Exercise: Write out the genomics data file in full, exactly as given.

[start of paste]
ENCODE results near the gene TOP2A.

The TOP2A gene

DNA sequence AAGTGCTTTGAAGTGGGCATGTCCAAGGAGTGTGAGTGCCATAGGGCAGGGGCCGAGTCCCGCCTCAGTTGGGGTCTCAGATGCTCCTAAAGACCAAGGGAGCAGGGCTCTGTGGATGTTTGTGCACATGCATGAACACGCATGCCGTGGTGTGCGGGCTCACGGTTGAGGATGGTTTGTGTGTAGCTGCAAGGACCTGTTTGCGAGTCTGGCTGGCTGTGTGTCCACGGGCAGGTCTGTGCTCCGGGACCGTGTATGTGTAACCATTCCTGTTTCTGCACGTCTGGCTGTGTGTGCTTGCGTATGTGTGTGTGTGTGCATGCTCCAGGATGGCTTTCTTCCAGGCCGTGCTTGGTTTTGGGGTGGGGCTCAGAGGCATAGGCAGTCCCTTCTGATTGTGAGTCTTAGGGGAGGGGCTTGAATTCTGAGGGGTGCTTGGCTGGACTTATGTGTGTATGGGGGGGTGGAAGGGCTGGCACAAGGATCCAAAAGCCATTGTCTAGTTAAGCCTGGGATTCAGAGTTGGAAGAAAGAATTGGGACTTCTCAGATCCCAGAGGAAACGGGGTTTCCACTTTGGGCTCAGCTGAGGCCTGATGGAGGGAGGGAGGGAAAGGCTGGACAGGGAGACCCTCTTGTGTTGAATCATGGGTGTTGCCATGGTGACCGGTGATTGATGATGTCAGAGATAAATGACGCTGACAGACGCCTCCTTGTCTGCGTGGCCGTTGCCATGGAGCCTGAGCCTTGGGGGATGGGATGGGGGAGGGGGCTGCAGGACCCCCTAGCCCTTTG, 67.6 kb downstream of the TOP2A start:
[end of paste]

ENCODE results near the gene TOP2A.

The TOP2A gene

DNA sequence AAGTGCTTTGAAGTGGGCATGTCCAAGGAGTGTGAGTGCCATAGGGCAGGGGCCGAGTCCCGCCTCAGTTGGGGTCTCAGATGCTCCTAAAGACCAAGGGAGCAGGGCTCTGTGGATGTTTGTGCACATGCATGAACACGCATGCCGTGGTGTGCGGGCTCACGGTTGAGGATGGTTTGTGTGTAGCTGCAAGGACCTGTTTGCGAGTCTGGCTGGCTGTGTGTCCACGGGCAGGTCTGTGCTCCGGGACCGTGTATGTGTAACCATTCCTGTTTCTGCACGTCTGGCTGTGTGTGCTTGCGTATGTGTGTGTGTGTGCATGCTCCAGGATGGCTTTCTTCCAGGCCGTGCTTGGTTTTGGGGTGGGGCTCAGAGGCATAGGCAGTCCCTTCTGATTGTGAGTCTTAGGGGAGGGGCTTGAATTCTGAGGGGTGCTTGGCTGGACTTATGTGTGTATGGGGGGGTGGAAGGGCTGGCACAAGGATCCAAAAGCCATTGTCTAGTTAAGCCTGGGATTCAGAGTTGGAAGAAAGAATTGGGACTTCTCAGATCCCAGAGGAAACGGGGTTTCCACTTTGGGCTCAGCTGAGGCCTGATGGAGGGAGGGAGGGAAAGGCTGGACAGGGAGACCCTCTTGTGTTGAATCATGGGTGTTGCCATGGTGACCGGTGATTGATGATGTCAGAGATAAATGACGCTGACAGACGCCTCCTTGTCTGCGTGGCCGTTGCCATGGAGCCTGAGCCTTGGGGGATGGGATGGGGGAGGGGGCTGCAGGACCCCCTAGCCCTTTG, 67.6 kb downstream of the TOP2A start: